Old Porcelain Doorknobs: How to attach to a board?

I bought a bunch of these great porcelain doorknobs at an auction. I want to take a nice board, attach a few of the doorknobs to it, and use it as coathanger rail. (Like a peg rail, only with knobs.)
Of course, I have no idea how to do this. The knobs have a square hole, and I’m wondering how to attach them to the board? (Obviously, I have NO experience with this type of thing.)
Thanks for any input!

I’m sure there will be a suitable glue in your local hardware store. Personally I’d use Araldite® – it comes in two tubes, you squeeze out the same amount from each tube, and mix thoroughly before use.

The square hole might be more of a hindrance than a help, but you could drill through the board first and push some wooden dowels through the holes. Pick some that fit snugly into the holes in the doorknobs.

Get some epoxy at the store, the kind where you mix two chemicals together and it then hardens within a few minutes, mix some up, fill the square hole with it, set a bolt into the epoxy so that the fat end(end where you would normally apply a wrench) is secured in the knob. After the epoxy hardens, you can run the bolt through a piece of wood and use a nut on the bolt to hold it in place.

I hope that made sense…it did to me.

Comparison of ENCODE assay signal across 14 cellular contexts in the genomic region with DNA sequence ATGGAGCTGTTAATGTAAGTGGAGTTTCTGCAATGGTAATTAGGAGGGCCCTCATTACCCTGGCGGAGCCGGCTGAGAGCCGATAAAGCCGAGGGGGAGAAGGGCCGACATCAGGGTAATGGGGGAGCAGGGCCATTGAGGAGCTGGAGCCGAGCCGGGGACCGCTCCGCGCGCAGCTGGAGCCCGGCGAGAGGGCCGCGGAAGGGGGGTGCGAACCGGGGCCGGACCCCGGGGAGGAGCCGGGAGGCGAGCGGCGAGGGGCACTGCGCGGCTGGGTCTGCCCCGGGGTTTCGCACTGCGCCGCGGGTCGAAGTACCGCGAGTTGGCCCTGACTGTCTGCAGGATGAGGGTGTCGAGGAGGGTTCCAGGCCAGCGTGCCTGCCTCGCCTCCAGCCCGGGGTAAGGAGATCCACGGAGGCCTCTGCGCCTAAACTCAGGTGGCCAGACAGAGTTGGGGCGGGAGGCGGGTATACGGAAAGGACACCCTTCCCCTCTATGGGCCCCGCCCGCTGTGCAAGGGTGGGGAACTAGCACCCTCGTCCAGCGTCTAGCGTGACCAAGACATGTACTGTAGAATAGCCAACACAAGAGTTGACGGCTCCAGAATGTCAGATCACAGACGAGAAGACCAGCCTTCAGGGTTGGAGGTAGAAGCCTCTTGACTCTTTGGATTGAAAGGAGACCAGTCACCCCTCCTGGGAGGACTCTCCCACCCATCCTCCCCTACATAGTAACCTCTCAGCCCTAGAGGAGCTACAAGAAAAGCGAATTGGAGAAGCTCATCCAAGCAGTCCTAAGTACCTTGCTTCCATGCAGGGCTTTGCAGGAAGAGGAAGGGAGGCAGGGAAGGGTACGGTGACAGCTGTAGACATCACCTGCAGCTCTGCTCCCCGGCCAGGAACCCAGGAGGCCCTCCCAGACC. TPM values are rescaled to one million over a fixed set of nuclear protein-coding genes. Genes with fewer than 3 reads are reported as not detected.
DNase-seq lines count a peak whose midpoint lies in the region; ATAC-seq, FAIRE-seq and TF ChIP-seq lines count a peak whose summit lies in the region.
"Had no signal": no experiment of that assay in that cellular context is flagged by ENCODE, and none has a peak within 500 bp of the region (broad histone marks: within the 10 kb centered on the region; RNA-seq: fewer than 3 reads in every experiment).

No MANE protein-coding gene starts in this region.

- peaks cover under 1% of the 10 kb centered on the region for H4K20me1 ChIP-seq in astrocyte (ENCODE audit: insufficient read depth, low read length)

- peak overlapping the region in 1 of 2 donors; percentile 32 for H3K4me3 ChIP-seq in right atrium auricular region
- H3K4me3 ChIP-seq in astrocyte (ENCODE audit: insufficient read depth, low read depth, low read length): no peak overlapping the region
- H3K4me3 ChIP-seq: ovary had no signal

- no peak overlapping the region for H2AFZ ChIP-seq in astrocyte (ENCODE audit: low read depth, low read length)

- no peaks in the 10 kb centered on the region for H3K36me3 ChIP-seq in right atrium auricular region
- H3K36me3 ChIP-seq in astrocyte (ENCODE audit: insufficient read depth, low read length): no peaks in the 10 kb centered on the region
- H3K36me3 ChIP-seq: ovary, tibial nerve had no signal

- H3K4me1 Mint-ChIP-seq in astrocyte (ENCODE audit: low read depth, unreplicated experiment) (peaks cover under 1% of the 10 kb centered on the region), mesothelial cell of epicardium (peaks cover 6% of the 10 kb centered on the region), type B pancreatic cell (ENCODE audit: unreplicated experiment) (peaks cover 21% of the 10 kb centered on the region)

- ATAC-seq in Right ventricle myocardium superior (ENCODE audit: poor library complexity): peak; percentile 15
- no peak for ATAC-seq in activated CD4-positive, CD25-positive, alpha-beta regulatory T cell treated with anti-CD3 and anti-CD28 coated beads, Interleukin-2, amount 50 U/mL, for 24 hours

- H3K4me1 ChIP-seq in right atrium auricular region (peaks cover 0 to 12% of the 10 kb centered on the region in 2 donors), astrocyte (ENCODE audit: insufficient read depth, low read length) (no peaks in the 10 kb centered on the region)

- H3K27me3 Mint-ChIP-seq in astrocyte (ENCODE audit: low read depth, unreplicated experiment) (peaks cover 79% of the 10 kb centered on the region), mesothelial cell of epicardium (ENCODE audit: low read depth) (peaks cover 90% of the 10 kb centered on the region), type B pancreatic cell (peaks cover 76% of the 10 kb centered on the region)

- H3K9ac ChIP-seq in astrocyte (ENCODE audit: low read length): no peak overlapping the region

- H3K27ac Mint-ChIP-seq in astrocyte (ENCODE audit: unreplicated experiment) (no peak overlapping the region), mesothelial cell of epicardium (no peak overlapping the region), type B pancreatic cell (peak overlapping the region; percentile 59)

Oh, well. See? It never even occurred to me to use glue (or epoxy). I’ve spent the last few days trying to figure out how to attach a screw to something with a square hole. Heh.

Now I’m kind of embarrassed. Maybe you all could just pretend I was asking for a friend of a friend.

Any other ideas for these nifty things? They’re great, and I have a whole box full of them!

Thanks! I knew y’all would have answers for me!

I am very jealous, karol. I am always on the look out for door knobs ( glass or other purty ones) to use as hangers.

I would have thought you would have to use a screw -board - washer-wingnut thingie to make the thing work.

Asking Mr. Ujest about such issues is not relevent to him. He does not grasp ‘purty functional’ things like this. and it has to involve expensive tools to get the job done. Using just glue would be beneath him.